Couples and money: Agreeing on financial priorities

This article is Part 3 of a series on couples and money. Part 1 is How to Talk about Finances Without Fighting. Part 2 is What is Your Personal Money Motivator?

One of the easiest ways for couples — or even business partners — to find themselves fighting about finances is when they don’t share the same priorities regarding how, when, and where to spend money.

Basically, you don’t realize that your goals for your money don’t match.

A productive way to identify these differences and open important communication surrounding these issues is by using a goals and values worksheet.

Examining your financial priorities

Some common personal goals are listed below. These life goals have been separated into categories for a more practical review.

Go through the list separately and indicate each item’s importance to you as low importance, medium importance, or high importance. Ask your partner or spouse do the same.

Lifestyle priorities:

  • Maintain or improve present standard of living (define what that looks like for you);
  • Start or increase emergency fund (how much would make you feel comfortable?);
  • Increase investments (do you agree on the type of investments to pursue?);
  • Pay off credit cards;
  • Pay off mortgage;
  • Pay off other debts;
  • Save for health expenses, dental, orthodontics, glasses; and
  • Move to a different state/country.

Learning priorities:

  • Private school for children;
  • College education for children (do you pay for all, part, or none?); and
  • Pursue own college education/advanced degree.

Labor priorities:

  • Start a business;
  • Change careers;
  • Work more or less; and
  • Have one partner be a stay-at-home parent (which one?).

Family priorities:

  • Have children/more children;
  • Support parents or in-laws;
  • Support adult children; and
  • Visit distant family/friends more often.

Social priorities:

  • Enjoy entertainment activities/eating out;
  • Join a gym or class;
  • Pursue personal hobbies; and
  • Travel.

Luxury priorities:

  • Purchase a cabin or recreational vehicle;
  • Buy a new car;
  • Get a new computer, furniture, etc.;
  • Remodel or update;
  • Buy a newer/larger/nicer home; and
  • International travel.

Retirement priorities:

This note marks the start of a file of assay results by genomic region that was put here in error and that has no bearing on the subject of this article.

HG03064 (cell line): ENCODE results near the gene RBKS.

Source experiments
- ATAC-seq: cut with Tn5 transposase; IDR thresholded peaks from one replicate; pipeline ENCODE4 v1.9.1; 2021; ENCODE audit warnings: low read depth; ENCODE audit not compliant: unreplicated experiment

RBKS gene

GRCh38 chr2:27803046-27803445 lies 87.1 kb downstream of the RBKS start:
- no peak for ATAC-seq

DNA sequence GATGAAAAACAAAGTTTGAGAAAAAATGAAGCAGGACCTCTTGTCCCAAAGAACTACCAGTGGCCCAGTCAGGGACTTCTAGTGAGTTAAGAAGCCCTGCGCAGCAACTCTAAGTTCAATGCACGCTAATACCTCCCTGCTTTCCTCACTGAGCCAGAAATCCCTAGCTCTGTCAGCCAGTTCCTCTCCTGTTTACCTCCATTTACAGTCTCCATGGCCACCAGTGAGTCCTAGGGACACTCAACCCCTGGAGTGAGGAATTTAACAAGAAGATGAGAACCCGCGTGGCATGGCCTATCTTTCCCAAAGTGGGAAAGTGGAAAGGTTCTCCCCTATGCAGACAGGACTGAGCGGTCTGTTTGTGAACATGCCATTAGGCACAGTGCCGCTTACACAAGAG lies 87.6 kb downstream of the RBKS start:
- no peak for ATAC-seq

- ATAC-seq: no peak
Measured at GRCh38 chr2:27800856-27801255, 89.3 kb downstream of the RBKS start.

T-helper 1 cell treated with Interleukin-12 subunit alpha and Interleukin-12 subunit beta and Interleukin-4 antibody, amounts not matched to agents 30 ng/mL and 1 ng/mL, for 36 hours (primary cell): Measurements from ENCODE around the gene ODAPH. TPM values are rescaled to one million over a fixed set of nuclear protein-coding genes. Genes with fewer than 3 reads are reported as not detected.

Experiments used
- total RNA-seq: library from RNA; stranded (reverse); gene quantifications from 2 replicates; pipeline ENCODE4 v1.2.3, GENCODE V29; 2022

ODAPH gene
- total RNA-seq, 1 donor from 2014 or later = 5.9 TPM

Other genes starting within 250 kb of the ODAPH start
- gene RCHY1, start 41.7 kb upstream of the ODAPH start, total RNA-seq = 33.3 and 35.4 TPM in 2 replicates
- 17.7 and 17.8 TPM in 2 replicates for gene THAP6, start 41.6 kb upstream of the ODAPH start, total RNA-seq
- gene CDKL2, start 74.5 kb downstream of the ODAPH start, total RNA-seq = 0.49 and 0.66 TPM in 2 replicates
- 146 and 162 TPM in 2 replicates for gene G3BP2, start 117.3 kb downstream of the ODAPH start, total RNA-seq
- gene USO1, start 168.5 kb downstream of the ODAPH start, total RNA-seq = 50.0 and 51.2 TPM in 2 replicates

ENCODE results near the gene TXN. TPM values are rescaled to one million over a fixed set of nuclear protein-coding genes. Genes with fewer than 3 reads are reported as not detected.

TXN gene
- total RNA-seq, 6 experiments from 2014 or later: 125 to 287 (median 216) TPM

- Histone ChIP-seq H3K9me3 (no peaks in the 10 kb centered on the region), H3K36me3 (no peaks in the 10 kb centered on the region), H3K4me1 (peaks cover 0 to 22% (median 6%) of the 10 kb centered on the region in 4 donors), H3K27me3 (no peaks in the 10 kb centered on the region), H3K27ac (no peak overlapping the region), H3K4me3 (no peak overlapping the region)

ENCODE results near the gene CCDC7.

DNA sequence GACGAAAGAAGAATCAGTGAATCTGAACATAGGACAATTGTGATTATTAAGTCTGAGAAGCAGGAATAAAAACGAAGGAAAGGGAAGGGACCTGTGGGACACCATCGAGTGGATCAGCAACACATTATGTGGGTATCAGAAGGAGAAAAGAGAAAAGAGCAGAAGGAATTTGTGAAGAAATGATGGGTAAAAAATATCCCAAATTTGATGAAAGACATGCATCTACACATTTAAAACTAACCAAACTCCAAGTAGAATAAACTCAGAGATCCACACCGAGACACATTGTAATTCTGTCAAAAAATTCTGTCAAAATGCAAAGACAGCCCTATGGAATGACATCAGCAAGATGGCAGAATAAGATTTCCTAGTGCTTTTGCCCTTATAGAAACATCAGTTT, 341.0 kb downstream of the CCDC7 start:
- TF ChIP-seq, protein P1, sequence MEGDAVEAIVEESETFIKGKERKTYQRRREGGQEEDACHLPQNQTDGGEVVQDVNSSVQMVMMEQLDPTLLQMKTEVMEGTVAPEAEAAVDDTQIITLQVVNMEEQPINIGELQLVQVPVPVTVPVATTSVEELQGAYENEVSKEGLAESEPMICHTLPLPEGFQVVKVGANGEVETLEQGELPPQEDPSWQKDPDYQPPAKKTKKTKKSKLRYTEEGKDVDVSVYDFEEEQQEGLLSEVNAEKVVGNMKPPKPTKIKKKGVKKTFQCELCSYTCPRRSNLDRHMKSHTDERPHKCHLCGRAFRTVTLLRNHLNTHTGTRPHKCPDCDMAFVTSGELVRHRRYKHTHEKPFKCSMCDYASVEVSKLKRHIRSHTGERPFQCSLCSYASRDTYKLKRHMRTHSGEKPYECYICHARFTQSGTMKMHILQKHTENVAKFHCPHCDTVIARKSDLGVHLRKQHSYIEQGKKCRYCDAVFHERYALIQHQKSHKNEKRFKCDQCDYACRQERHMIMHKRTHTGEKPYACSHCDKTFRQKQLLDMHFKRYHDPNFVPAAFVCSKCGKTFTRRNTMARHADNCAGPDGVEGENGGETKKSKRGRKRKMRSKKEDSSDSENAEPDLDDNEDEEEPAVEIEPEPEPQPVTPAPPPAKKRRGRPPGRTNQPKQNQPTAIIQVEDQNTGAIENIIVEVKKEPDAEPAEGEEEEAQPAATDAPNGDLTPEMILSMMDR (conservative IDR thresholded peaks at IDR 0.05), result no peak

• Contribute (or contribute more) to retirement account(s);
  • Retire younger than age 65;
  • Retire at age 65;
  • Retire at 70+; and
  • Change to a smaller or different home / downsize.

Legacy priorities:

  • Contribute to a charitable or political cause;
  • Support surviving spouse and family; and
  • Pass wealth to heirs.

After you’re done, compare lists and use them as a starting place for the essential conversation about your priorities. Look for and focus on areas you have in common before tackling the harder discussion about your differences.

However, making these conversations more intentional may remove the constant disagreements about these trigger areas for years to come. As always, if any disagreement becomes entrenched, don’t be afraid to bring in the experts: accountant, financial planner, certified financial counselor/coach, or relationship counselor.

Discretionary funds

For most couples, the argument comes from shared funds or completely separate funds. Instead, consider establishing a discretionary fund for each person. In this scenario, most of the resources go into the combined budget for family finances. However, each person has a monthly budget of their own to make personal decisions about. Some possible ways that people use their discretionary funds:

  • Saving more to provide peace of mind and security;
  • Investment “play” as a way to give one partner the opportunity to choose more risk;
  • “Fun money” to save for travel more important to one or the other;
  • Shopping for non-essentials (upgrade your wardrobe, stereo system, massages, manicures, etc.);
  • Hobbies; and
  • Charity or “pay it forward” possibilities.

These discretionary funds enable each partner to make some financial decisions — within a budget — that don’t require agreement or approval. It provides an opportunity for freedom without creating larger problems in the overall budget.

Getting on the same page

While no two people will agree 100% of the time on every budget item, there is great benefit to getting on the same page and understanding each other’s major priorities. When you identify the areas where you agree and differ, it will be easier to find common ground and compromise on the things you know really matter.

Ellen Bernards is assistant vice president-mortgage loan officer at State Bank of Cross Plains (SBCP) serving Cross Plains. Bernards brings a wealth of experience to her role, having specialized in the housing industry since 2004 as both a mortgage lender and counselor, assisting and educating countless Wisconsinites along their personal journeys toward homeownership.

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